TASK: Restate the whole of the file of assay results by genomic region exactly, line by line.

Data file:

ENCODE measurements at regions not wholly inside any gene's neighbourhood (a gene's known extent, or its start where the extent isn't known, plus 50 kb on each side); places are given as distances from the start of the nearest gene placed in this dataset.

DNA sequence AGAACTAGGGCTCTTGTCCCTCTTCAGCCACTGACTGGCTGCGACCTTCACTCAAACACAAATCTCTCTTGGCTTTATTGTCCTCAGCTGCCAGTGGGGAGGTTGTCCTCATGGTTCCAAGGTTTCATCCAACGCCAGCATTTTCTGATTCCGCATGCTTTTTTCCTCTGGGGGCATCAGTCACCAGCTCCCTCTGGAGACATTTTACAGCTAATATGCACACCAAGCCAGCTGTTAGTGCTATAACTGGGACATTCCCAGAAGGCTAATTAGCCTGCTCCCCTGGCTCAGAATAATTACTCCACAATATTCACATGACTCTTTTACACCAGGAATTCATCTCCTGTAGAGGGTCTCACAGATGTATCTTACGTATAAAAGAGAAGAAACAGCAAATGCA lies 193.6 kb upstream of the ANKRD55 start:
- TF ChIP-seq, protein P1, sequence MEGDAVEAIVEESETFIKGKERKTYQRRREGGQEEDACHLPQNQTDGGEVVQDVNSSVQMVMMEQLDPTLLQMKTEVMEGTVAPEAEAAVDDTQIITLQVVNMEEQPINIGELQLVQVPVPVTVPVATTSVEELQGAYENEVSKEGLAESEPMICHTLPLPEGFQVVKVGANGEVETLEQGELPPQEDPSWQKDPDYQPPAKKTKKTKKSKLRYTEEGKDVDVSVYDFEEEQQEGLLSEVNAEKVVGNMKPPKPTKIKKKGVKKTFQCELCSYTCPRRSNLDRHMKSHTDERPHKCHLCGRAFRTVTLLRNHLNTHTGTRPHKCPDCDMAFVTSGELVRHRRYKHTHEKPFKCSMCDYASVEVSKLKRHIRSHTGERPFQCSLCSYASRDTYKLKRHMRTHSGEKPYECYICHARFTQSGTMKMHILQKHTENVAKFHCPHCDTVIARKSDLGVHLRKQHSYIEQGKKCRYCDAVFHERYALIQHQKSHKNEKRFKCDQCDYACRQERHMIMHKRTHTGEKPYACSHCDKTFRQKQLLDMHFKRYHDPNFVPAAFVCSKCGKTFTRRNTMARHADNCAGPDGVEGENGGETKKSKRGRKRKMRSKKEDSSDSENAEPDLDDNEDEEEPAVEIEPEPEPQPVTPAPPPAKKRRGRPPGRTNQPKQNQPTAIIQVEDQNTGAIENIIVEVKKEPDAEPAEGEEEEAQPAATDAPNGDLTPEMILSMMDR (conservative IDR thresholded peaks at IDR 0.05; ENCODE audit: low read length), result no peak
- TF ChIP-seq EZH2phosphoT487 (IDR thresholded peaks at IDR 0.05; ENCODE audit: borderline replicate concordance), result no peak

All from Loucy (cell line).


ENCODE measurements at regions not wholly inside any gene's neighbourhood (a gene's known extent, or its start where the extent isn't known, plus 50 kb on each side); places are given as distances from the start of the nearest gene placed in this dataset.

DNA sequence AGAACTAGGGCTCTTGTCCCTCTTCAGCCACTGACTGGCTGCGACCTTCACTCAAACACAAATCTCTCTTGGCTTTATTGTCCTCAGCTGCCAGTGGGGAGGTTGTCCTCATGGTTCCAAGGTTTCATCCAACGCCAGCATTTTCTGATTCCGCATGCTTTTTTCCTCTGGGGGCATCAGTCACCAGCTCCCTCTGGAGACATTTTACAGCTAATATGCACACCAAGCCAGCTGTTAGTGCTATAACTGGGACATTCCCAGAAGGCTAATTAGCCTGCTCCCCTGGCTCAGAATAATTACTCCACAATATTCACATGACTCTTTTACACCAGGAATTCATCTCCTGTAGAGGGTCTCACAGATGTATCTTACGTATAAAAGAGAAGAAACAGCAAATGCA lies 193.6 kb upstream of the ANKRD55 start:
- TF ChIP-seq, protein P1, sequence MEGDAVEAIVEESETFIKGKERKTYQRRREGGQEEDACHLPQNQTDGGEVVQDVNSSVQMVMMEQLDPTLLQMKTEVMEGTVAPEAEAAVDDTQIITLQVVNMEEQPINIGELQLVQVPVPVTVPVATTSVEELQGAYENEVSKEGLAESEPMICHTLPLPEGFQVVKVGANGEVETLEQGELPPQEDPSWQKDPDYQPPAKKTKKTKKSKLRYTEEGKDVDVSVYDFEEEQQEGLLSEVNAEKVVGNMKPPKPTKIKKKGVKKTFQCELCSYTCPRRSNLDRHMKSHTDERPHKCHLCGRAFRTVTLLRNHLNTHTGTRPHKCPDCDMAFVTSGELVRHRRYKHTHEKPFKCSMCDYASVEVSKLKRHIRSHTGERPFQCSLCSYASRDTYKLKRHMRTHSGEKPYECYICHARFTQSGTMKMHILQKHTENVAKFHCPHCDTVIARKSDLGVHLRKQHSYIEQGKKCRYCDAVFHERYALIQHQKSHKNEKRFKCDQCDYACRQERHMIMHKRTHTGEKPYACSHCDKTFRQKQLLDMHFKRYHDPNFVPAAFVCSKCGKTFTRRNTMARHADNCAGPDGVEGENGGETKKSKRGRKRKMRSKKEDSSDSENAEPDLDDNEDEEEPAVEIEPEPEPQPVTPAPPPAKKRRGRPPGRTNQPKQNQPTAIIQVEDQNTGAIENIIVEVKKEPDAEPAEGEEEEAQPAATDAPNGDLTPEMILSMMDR (conservative IDR thresholded peaks at IDR 0.05; ENCODE audit: low read length), result no peak
- TF ChIP-seq EZH2phosphoT487 (IDR thresholded peaks at IDR 0.05; ENCODE audit: borderline replicate concordance), result no peak

All from Loucy (cell line).